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6 Things Every Mother Wants to Hear This Mother's Day

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This Mother's Day: 6 Things Every Mother Wants to Hear Get4Net/PhotoSpin

Mother’s Day might be about breakfast in bed, flowers or candy, or even a diamond tennis bracelet for some moms.

But for many, no purchased gift is necessary. They just want to be appreciated for doing one of the toughest jobs on Earth.

All the moms I know agree that motherhood is like riding a roller coaster of emotions — the highest of highs and the lowest of lows.

Each new (and terrifying) experience teaches us raising kids is not a job for the faint of heart, though it’s completely natural at times to question our own endurance, if not our sanity.

Through infancy, adolescence and into adulthood, the role of motherhood inevitably changes, but the desire to maintain the maternal bond tends to remain constant.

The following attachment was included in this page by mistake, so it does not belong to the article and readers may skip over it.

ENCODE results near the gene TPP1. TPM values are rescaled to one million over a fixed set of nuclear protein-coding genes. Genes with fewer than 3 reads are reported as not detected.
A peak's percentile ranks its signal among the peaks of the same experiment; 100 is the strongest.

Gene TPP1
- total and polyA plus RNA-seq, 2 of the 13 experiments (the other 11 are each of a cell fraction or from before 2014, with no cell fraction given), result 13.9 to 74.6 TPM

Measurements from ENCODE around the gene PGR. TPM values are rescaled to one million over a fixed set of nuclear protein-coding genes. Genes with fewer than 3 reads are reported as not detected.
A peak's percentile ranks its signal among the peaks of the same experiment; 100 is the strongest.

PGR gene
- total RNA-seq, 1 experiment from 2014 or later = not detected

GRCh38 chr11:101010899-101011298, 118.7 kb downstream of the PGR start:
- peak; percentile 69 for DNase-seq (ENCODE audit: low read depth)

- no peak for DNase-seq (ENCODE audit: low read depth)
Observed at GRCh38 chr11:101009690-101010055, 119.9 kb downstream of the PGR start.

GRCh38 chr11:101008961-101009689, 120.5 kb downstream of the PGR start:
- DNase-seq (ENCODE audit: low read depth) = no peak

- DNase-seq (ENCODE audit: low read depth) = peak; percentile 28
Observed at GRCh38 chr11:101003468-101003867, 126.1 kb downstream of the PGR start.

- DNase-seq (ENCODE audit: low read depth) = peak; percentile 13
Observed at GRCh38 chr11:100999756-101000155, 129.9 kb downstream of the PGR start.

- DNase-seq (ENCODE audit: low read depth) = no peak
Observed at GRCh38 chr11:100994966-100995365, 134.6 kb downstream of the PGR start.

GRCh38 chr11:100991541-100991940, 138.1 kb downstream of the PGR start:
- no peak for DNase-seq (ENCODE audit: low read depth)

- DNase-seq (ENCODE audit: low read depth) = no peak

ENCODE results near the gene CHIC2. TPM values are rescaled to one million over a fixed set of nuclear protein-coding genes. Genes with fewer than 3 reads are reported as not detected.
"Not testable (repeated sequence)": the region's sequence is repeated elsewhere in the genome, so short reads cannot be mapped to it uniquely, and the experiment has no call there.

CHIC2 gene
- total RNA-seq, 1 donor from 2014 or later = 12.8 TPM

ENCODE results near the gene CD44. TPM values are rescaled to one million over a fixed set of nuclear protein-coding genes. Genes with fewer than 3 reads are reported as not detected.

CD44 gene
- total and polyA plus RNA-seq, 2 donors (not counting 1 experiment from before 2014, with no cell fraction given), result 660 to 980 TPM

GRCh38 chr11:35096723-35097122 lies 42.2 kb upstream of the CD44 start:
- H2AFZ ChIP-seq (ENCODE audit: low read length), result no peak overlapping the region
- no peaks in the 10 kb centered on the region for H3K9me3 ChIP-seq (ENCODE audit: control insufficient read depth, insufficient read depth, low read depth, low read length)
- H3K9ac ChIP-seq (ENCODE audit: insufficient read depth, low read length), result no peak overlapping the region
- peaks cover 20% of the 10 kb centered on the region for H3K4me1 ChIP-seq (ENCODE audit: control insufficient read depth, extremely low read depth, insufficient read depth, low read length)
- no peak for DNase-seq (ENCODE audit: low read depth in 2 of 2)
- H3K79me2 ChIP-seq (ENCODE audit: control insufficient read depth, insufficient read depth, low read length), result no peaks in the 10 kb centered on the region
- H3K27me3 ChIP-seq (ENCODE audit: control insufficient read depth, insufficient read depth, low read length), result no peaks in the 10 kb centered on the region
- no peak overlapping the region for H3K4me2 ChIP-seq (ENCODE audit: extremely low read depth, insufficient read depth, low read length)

Trouble is, as children gain their independence and the maternal-child relationship shifts, expressing our love and admiration for each other may become more difficult, if not strained.

So what do mothers really want to hear from their kids, regardless of their age? I surveyed a few dozen moms to find out what they'd love for their kids to say to them, and some common themes emerged.

1) Two simple words: "Thank you."

Motherhood can be a thankless position, with long hours and little recognition. More often than not, the job description requires you to put others before yourself and soldier on, even when you are physically and emotionally exhausted — not that anyone notices.

Two small but powerful words can make all that altruism worth the price. Thank you.

We all need to hear specific and genuine praise from time to time, especially from the ones who mean the most to us. As human beings, gratitude is what motivate us, and helps us to feel a sense of self-worth. When it comes to Mom and the endless things she has done for you, can you ever really say Thank you enough?

2) "I’m happy."

If the pursuit of happiness is the driving force of the human condition, it's fair to say that most parents would gladly leap tall buildings to ensure their children’s happiness. The happiness we’re talking about here isn’t the over-the-top giddy type of joy.

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